Ask the Expert: Who Pays for Parts That Don't Fit?
Connect with us
Close Sidebar Panel Open Sidebar Panel

Shop Operations

Who Pays for Parts That Don’t Fit?

Is there a form we can create that will make the insurance company pay for both parts if the aftermarket will not fit correctly and we have to buy OEM?


Barrett has authored numerous industry trade journal/magazine articles, including several cover stories for BodyShop Business. Having grown up in a family-owned collision repair business and owner/operator of two successful collision repair facilities, his ongoing efforts as industry speaker and repairer coach-consultant are geared toward educating professionals and consumers to achieve equally successful resolutions to automotive-related property damage issues. Such issues include proper and thorough repair, reasonable repair profitability for repairers as well as equitable claim settlements for both claimants and the responsible/paying parties. ADE offers numerous professional services nationwide.

An insurance company decided to replace a part with aftermarket and it did not fit after painting. We requested OEM in the first place; now we have to buy an OEM part and try to recover our losses from the aftermarket part (and paint/labor for both parts). Is there a form we can create that will make the insurance company pay for both parts if the aftermarket will not fit correctly and we have to buy OEM? In the future, we want to avoid having to pay for aftermarket and OEM if the aftermarket does not fit properly.

Click Here to Read More

This is a very good question and one that many other repairers who are confronted with similar situations should be asking.

First of all, let’s address a few misconceptions that many repairers share. It’s important to remember who it is you work for. Generally, the vehicle owner and/or the one(s) who sign the authorization to repair and/or the repair contract are the “customer” as defined by many states. Even those repairers who participant in DRPs should follow state laws and guidelines as to understanding just who the customer is defined as. When you state, “An insurance company decides to replace a part with aftermarket…,” it’s again important to remember who it is you work for.


While the insurer may elect to offer a settlement based on their opinion as to what’s needed, you as the repair professional are in a position to make recommendations to your customer regarding what’s necessary for a quality repair that you can stand behind with your company’s warranty.

So, when an insurer (or at-fault driver) offers a settlement to your customer that cannot and will not restore them and their vehicle to “pre-loss condition” in fit, finish, function and/or value, then it falls on you, as the repair professional/expert, to inform your customer of such and for you to seek direction from them as to how they wish to have their vehicle repaired. Only through your efforts will your customer learn of the issue(s) and recommended resolution(s). Your state laws may mandate this!


As an example, in Florida, under state statute 559.920 Unlawful Acts and Practices, it states in part: “It shall be a violation of this act for any motor vehicle repair shop or employee thereof to: (16) Rebuild or restore a rebuilt vehicle without the knowledge of the owner in such a manner that it does not conform to the original vehicle manufacturer’s established repair procedures or specifications.” This, of course, would include the types of parts being used in the repair. Repairers should be aware of the laws and regulations in their state that govern them as well as insurers.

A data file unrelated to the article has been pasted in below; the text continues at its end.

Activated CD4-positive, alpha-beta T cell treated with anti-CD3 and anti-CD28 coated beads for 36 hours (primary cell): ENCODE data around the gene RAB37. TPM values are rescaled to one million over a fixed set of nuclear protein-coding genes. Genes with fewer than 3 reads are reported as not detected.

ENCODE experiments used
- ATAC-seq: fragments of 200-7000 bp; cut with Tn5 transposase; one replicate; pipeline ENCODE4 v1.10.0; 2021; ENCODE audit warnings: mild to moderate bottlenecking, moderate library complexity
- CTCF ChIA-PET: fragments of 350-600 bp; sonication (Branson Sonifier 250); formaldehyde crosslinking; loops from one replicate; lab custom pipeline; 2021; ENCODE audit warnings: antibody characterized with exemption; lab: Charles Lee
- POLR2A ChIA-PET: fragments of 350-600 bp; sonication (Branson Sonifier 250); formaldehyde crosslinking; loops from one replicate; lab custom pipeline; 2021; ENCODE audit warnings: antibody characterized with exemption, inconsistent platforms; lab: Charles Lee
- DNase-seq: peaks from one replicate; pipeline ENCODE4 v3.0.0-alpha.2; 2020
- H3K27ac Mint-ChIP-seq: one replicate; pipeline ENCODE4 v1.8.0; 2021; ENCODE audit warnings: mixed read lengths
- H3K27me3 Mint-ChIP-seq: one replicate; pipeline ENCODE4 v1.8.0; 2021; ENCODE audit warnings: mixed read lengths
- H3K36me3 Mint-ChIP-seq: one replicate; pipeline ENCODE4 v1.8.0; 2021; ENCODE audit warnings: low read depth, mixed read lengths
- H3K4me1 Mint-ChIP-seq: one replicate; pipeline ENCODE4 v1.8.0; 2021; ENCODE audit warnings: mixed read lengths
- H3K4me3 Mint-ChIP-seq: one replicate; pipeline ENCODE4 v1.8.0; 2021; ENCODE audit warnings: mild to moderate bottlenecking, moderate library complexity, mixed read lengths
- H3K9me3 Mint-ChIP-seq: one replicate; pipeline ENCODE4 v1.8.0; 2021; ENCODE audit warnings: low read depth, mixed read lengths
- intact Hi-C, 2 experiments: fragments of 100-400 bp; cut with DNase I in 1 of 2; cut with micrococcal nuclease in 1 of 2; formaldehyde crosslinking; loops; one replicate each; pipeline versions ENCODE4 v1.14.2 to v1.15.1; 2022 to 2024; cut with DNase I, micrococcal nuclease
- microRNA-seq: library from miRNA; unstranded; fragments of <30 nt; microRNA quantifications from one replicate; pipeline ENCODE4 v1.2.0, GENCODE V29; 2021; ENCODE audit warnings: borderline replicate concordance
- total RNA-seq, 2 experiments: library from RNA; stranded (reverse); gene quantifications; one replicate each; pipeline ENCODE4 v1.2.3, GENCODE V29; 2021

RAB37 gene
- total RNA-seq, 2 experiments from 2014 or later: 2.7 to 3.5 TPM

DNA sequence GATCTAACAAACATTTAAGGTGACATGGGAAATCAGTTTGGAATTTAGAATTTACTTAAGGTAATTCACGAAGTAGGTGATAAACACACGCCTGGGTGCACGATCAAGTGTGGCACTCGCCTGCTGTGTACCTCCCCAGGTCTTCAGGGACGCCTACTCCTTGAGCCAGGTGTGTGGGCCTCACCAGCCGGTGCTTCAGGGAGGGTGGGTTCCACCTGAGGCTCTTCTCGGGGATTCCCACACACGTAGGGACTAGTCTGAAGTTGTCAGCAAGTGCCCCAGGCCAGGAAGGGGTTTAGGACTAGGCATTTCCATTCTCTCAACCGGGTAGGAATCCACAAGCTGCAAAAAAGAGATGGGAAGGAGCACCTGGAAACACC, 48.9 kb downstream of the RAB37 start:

To answer your question, because you don’t work for the insurer and the insurer doesn’t have an obligation to your company, you cannot “make” the insurer do anything. You can, however, present your customer with a formal document that states that while you don’t endorse or recommend the use of “alternative parts,” you will attempt to use them with their direction but only under certain conditions. Those conditions should be carefully spelled out in a manner that forewarns the customer as to the potential costs and liabilities involved should the insurer-mandated parts be found defective and require modification, repair or replacement, and put them on notice that additional charges may apply – charges that would compensate the repairer for their additional efforts and activities such as labor, refinishing and materials. Furthermore, these documents may protect the repairer from potential liabilities while helping to avoid trying to chase down recovery from the parts supplier.


Your customer should then provide that information to the insurer and/or at-fault driver to forewarn them and instill accountability to encourage the insurer to reconsider their position, or be liable for the potential outcome.

There are no industry standard forms available for such issues that I am aware of. Auto Damage Experts (ADE) offers its repairer consulting/coaching clients such documents, however, without proper consulting/counseling, these forms could possibly cause the average repairer/customer more harm than good if not used properly. These forms should also be supported by well-crafted repair agreements and recommended procedures, which ADE also makes available to their clients. Used properly and consistently, having such processes and documentation will help you eliminate such issues in the future.

BodyShop Business